The BIPP represents professional photography to government and industry and works with groups such as the PIC (Photo Imaging Council), Skillset (the Sector Skills Council for Creative Media) and the BPLC (the united voice for the industry on copyright issues). BIPP is also a member of the FEP (Federation of European Professional Photographers).
The BIPP continues the battle to protect photographers' rights by joining the campaign led by Stop43. The core aim of Stop43 is to stop commercial orphan works exploitation in the UK Digital Economy Bill Clause 43. For more information on the campaign visit the Stop43 website.
Artists' Bill of Rights
The Bill of Rights for photography competitions is a campaign which began in 2008, led by Pro-imaging. The campaign aims to protect photographers from ruthless exploitation by competition organisers, who seek to gain perpetual and irrevocable usage rights of the competition entries. BIPP is proud to support this protection of photographers' rights. When entering competitions, it is vital that all terms and conditions are read and fully understood, before submitting images.
Copyright & Licensing
The copyrights and licensing of images is a complex issue, governed by the Copyright, Designs and Patents Act 1988.
Key points include:
- The Act is governed by law and copyright is an automatic right - it does not need to be registered.
- The Act aims to protect peoples work from being copied.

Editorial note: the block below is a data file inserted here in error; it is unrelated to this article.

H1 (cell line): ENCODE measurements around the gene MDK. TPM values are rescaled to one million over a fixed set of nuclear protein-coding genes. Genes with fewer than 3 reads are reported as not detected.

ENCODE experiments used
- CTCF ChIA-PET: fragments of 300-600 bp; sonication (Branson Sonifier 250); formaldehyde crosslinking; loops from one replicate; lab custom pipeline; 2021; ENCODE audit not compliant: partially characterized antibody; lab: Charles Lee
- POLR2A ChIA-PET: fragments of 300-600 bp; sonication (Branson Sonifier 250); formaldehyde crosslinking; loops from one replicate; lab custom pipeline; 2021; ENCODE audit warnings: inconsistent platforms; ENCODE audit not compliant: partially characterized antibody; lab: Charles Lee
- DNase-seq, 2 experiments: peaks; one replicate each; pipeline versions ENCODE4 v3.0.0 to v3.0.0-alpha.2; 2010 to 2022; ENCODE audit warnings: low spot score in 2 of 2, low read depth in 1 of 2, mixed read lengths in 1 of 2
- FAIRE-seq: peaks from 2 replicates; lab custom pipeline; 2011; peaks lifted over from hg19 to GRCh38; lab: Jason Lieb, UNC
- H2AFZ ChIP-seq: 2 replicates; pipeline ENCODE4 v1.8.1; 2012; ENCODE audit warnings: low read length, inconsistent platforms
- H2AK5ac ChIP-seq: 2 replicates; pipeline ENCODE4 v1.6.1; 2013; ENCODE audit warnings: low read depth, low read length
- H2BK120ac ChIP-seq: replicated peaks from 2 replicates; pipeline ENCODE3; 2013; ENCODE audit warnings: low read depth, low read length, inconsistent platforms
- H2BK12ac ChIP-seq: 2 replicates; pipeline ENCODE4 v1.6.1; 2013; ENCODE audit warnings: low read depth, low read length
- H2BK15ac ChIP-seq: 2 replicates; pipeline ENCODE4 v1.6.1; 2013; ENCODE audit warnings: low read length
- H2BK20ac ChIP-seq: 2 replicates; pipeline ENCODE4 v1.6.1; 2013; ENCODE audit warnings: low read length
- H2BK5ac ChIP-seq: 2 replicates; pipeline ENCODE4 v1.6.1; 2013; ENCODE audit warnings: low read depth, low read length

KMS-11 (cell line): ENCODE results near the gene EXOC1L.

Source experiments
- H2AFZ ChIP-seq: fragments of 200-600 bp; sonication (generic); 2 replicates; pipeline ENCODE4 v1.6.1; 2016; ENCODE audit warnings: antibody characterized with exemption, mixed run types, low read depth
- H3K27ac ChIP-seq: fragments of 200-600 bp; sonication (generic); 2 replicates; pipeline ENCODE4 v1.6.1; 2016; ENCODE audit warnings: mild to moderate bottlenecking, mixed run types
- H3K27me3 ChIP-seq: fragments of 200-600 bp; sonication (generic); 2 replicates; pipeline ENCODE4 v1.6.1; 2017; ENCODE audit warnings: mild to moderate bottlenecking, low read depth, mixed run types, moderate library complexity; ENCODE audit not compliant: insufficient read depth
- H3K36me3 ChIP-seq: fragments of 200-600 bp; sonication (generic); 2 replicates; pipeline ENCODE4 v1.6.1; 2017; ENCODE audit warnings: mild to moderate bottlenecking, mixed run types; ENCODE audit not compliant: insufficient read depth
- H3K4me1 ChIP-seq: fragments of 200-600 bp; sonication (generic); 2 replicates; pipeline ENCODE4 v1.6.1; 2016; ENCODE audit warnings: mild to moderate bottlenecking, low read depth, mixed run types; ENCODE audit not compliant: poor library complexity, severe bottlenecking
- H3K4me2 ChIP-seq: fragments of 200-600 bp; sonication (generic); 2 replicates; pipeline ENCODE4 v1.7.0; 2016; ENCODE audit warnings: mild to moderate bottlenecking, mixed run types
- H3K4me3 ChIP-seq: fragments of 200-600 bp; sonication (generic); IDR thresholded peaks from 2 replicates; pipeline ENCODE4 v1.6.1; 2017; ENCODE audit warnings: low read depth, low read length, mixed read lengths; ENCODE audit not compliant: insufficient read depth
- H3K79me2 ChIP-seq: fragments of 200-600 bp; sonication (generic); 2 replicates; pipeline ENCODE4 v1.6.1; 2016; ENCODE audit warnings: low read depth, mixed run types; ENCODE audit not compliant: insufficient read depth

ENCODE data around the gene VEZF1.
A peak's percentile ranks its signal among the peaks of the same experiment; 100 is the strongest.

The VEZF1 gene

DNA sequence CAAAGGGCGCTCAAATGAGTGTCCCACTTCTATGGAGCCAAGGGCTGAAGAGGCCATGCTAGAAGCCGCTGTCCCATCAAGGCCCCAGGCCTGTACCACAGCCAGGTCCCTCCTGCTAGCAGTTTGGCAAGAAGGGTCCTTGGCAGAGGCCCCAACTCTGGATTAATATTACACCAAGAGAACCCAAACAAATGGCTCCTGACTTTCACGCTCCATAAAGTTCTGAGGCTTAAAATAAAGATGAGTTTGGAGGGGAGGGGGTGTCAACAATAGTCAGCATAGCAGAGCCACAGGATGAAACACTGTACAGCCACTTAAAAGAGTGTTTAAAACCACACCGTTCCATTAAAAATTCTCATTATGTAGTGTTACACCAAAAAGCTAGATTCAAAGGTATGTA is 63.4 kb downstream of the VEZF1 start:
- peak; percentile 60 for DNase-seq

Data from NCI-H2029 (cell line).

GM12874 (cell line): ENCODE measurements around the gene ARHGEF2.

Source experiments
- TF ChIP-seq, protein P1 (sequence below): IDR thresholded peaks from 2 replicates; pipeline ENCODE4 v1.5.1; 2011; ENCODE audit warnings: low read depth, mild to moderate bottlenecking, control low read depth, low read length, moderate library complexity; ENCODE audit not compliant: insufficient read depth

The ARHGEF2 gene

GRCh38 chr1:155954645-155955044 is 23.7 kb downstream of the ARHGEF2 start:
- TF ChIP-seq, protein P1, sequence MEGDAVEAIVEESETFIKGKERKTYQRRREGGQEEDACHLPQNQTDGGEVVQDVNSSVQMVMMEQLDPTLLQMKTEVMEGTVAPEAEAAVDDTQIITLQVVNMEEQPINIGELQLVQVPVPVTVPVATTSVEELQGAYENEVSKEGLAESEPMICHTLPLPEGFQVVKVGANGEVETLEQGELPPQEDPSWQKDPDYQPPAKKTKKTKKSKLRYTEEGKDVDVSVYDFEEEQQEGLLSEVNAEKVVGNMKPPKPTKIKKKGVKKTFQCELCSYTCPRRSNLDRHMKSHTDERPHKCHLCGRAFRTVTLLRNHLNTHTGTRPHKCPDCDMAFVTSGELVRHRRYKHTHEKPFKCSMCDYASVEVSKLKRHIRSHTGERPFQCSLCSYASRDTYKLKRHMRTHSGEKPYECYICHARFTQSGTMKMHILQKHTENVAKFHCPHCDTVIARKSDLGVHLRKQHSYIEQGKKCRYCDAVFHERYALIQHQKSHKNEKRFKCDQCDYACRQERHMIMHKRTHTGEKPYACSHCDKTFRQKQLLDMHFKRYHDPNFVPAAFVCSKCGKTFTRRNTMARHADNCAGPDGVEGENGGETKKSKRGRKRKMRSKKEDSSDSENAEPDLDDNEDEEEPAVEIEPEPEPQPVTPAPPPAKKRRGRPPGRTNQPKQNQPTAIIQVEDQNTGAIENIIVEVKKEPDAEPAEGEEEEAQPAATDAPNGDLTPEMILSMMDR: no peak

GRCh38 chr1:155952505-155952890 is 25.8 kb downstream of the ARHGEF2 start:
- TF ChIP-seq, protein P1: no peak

- Photographs are considered 'artistic works' within the Act.
- Copyright applies to any medium. This means that copyright protected work cannot be produced in another medium without permission. This includes the publishing of photographs on the internet, a painting of a photograph etc.
- Copyright does not protect ideas for a work. It is only when the work itself is fixed or tangible.
- A Copyright protected work can have more than one copyright, or another intellectural property (IP) right connected to it.
The Intellectual Property Office (www.ipo.gov.uk) is the official government body responsible for granting Intellectual Property (IP) Rights in the United Kingdom. There is comprehensive information on Copyright and licensing on their website, www.ipo.gov.uk. Their Information Centre are able to answer general copyright enquiries, they cannot give opinions or advice on infringement. They can be contacted on 0300 300 2000 or firstname.lastname@example.org.
The full Act of 1988 can be seen on the website of the Office of Public Sector Information-
Photographers who are members of the BIPP have access to a number of legal document masters, including terms and conditions, wedding contracts, licensing and re-usage documents and agent/photographer agreements. All of these will play vital roles in protecting a photographer's copyright. BIPP photographers also receive free legal advice as a membership benefit.
Taking Photographs in Public Places
BIPP continues to work to protect photographers' rights. A current issue is the taking of photographs in public places. Along with meetings with government bodies we liaise closely with organisations such as Pro-imaging and the AOP to highlight these vital issues and concerns.